“Whoever holds the Arctic, holds the world. I think it is the most important strategic place in the world.” These solemn words were uttered in 1935 before a House of Representatives Committee by a retired American general and aviator, Billy Mitchell, who presciently foresaw the Arctic as a vital region for early detection against missile and aviation threats to prevent an attack against the United States.
But at the end of the Cold War, the Arctic ceased to be a strategically important place for either the United States or the Russian Federation. But by the 2007-2008 timeframe, Russia began to re-prioritize the Arctic both economically and militarily—in keeping with Vladimir Putin’s vision of restoring Russia’s status as a great power and harnessing the Arctic’s economic potential. Now more than a decade later, Russia has returned to the Arctic militarily with important strategic implications for the United States.
In 2007, the Russian Federation resumed regular air patrols over the Arctic Ocean and penetrated the North American Aerospace Defense Command (NORAD) 12- mile air defense identification zone around Alaska 18 times.1 Since 2007, Russia has adopted a series of policies and strategies and amended its military and maritime doctrines to include the Arctic region, emphasizing the need to protect Russia’s Arctic territory and to project influence and power beyond its Arctic coastlines.2,3
In 2012, Russia announced the creation of an Arctic brigade and announced it would establish a missile defense system and deploy fighter aircraft to Novaya Zemlya,4 its north-western archipelago, which separates the Barents and Kara Seas in 2013. By 2014, Russia announced an ambitious military force posture in the Arctic, which consisted of a new strategic command for the Arctic zone (the Northern Fleet Joint Strategic Command), the reopening of 50 former Soviet Arctic military bases, an increase in Russian special forces in the region by 30 percent by 2015, and a significant infrastructure program, which included 13 air defense radar stations, an aviation training ground, and 10 technical radar and air guidance stations in the Arctic region.5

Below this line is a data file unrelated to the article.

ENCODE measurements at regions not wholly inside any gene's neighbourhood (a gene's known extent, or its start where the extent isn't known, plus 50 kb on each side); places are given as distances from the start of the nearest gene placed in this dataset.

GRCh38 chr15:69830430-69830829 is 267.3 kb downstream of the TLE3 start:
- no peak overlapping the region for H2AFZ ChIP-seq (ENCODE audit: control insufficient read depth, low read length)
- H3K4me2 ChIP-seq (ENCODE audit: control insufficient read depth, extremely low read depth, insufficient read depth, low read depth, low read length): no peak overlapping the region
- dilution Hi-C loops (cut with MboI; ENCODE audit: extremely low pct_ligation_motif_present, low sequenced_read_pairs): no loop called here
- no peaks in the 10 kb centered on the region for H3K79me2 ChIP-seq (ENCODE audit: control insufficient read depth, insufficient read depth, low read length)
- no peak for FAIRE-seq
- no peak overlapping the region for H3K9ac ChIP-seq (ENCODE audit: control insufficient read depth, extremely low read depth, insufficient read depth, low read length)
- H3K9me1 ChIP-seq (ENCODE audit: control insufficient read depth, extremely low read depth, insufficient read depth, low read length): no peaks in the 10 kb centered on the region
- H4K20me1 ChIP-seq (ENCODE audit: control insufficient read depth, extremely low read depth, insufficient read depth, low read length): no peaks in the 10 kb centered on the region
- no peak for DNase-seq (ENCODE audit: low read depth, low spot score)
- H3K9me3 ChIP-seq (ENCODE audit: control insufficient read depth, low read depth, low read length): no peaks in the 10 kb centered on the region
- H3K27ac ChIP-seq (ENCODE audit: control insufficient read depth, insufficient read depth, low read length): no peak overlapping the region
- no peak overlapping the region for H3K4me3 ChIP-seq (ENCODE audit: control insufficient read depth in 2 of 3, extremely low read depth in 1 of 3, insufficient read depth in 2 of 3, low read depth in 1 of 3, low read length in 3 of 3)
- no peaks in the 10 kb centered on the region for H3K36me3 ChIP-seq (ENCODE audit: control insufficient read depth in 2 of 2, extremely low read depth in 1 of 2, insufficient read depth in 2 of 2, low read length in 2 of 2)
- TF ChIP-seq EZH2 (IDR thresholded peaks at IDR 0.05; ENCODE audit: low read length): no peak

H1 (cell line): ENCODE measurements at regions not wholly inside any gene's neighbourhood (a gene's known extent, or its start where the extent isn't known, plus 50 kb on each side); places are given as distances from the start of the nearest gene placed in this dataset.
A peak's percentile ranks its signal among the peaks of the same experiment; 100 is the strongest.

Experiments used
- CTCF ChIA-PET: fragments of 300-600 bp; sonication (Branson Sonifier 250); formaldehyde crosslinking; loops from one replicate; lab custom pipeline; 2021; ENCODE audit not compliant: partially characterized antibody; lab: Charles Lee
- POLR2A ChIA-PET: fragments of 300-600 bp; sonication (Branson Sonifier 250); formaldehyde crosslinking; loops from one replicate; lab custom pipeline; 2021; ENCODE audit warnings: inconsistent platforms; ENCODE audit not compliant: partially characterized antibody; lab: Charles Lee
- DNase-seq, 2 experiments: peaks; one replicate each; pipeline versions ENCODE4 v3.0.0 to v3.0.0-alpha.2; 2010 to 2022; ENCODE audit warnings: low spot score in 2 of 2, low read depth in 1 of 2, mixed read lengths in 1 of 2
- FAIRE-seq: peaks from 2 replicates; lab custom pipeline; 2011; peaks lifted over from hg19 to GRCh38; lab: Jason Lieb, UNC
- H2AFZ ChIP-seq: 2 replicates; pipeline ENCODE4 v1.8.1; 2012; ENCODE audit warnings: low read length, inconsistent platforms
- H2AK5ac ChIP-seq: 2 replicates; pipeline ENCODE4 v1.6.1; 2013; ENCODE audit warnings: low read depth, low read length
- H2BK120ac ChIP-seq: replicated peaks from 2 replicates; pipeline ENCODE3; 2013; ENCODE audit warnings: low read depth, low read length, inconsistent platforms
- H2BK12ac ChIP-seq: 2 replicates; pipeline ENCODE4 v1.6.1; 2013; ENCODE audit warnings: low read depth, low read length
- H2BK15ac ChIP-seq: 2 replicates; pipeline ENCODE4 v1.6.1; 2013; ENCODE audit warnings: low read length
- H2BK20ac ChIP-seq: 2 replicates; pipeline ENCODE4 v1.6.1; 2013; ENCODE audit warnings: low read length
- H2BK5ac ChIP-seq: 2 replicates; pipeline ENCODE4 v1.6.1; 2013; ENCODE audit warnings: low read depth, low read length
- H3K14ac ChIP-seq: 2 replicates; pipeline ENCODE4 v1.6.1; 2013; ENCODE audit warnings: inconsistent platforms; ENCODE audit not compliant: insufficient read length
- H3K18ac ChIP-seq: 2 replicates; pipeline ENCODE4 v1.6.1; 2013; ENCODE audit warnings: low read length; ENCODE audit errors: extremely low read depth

As Russia enhanced its military posture and forces in the Arctic, it concentrated on exercising its new capabilities in the context of territorial defense and power projection. In 2015, the Russian military launched an unannounced large-scale military exercise that involved more than 45,000 Russian forces, 15 submarines, and 41 warships and practiced full combat readiness in the Arctic.6 Russia’s Northern Fleet, home to Russia’s sea-based nuclear deterrent, conducted 4,700 exercises in 2017.
The Zapad-2017 exercise featured missile strikes from its new base on Kotelny Island in the East Siberian Sea, where new facilities were completed along with now modernized bases in Novaya Zemlya and Franz-Josef Land, in the Barents Sea.7 In 2018, the Northern Fleet held around 3,800 test combat training exercises, with many designed to enhance both power-projection capabilities as well as protect strategic posts including the New Siberian Islands that are near potential oil and gas reserves and straddle the Northern Sea Route (NSR).9,10
Russian anti-submarine aircraft as well as attack and reconnaissance aircraft conducted over 100 Arctic Ocean patrols in 2018.11 The Russian military also announced a new series of Arctic exercises. Tsentr-2019 (August-September), which tested new Russian weapons and air defense systems. (end of excerpt)
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